If I wire a pink unicorn detector up to an invisible unicorn detector such that a light goes on iff both detectors fire on the same object, have I not just constructed an invisible-pink-unicorn detector?

Maybe. Or maybe you've constructed a square-circle detector; no experiment would let you tell the difference, no?

I think the way around this is some notion of which kind of counterfactuals are valid and which aren't. I've seen posts here (and need to read more) about evaluating these counterfactuals via surgery on causal graphs. But while I can see how s... (read more)

Or maybe you've constructed a square-circle detector; no experiment would let you tell the difference, no?

Take the thing apart and test its components in isolation. If in isolation they test for squares and circles, their aggregate is a square-circle detector (which never fires). If in isolation they test for pink unicorns and invisible unicorns, their aggregate is an invisible-pink-unicorn detector (which never fires).

What makes us think _any_ of our terminal values aren't based on a misunderstanding of reality?

by bokov 1 min read25th Sep 201389 comments


Let's say Bob's terminal value is to travel back in time and ride a dinosaur.

It is instrumentally rational for Bob to study physics so he can learn how to build a time machine. As he learns more physics, Bob realizes that his terminal value is not only utterly impossible but meaningless. By definition, someone in Bob's past riding a dinosaur is not a future evolution of the present Bob.

There are a number of ways to create the subjective experience of having gone into the past and ridden a dinosaur. But to Bob, it's not the same because he wanted both the subjective experience and the knowledge that it corresponded to objective fact. Without the latter, he might as well have just watched a movie or played a video game.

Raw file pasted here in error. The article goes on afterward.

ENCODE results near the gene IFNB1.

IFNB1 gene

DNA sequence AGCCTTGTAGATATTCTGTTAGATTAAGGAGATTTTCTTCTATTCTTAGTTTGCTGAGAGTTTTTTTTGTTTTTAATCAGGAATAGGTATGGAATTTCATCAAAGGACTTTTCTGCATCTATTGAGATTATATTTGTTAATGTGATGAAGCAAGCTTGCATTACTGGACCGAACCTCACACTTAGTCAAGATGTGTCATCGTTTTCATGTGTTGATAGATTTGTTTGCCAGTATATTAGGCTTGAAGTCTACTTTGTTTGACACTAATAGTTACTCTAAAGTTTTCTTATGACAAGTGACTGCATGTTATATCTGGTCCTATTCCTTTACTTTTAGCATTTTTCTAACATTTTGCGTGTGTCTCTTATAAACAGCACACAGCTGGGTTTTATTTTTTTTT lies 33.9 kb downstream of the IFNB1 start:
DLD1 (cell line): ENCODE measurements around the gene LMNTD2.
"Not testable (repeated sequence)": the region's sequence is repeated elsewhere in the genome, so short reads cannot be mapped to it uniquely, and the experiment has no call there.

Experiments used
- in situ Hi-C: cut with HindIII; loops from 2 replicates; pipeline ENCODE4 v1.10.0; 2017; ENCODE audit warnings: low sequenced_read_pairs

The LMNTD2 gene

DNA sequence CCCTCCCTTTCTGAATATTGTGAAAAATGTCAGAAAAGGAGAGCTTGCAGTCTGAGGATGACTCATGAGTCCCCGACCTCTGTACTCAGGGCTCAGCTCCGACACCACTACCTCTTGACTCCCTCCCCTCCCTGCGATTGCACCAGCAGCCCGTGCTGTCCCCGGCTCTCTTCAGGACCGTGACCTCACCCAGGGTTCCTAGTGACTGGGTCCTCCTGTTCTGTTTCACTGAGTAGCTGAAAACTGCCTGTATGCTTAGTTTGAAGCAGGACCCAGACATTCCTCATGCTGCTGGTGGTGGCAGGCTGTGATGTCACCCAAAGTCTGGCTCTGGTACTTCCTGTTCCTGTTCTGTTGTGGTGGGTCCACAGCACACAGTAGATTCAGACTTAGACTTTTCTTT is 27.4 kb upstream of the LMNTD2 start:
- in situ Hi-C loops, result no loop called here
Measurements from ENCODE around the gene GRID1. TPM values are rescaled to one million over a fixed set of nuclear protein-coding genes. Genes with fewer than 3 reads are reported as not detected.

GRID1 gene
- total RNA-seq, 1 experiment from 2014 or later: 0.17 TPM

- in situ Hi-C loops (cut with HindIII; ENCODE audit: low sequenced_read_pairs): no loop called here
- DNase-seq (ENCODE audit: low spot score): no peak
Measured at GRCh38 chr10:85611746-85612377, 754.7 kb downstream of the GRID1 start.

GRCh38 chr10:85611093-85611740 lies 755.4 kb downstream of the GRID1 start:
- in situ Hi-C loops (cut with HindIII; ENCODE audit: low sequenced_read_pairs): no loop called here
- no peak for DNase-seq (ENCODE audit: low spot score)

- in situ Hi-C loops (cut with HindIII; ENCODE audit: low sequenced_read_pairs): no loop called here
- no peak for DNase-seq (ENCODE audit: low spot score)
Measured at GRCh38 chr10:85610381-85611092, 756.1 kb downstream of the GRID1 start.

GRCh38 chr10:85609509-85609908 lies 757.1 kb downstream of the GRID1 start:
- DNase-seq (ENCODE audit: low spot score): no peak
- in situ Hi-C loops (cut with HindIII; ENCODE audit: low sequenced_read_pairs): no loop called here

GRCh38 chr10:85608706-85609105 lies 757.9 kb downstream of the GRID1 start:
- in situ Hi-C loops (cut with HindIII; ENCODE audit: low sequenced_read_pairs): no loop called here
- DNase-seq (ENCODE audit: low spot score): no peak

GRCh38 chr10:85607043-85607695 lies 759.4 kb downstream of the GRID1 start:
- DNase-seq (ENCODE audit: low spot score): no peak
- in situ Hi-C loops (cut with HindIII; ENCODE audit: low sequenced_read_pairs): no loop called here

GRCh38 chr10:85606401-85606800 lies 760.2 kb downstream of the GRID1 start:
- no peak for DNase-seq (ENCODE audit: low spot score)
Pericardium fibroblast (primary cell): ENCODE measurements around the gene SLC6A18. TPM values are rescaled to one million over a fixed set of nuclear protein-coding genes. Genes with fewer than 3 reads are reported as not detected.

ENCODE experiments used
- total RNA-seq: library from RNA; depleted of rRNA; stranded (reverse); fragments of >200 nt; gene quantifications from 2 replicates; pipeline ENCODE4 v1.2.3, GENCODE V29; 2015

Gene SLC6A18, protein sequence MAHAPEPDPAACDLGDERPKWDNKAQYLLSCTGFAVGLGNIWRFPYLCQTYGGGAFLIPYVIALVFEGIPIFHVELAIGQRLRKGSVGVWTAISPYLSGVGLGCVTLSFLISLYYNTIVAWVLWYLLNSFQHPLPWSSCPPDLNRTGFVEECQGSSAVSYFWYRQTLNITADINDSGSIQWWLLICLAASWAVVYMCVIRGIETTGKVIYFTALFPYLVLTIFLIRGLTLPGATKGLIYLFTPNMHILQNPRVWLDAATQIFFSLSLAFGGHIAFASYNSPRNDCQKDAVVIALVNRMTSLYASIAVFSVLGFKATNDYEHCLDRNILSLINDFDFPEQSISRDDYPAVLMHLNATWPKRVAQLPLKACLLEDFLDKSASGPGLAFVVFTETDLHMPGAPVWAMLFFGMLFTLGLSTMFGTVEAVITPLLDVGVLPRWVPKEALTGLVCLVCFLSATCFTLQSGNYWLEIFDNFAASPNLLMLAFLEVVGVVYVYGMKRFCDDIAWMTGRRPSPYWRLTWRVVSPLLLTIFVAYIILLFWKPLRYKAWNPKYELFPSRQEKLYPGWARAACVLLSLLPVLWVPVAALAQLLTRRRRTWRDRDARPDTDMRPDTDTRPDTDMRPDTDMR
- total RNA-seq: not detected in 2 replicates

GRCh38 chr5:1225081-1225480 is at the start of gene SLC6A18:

So if we took the original, innocent-of-physics Bob and somehow calculated his coherent extrapolated volition, we would end up with a Bob who has given up on time travel. The original Bob would not want to be this Bob.

But, how do we know that _anything_ we value won't similarly dissolve under sufficiently thorough deconstruction? Let's suppose for a minute that all "human values" are dangling units; that everything we want is as possible and makes as much sense as wanting to hear the sound of blue or taste the flavor of a prime number. What is the rational course of action in such a situation?

PS: If your response resembles "keep attempting to XXX anyway", please explain what privileges XXX over any number of other alternatives other than your current preference. Are you using some kind of pre-commitment strategy to a subset of your current goals? Do you now wish you had used the same strategy to precommit to goals you had when you were a toddler?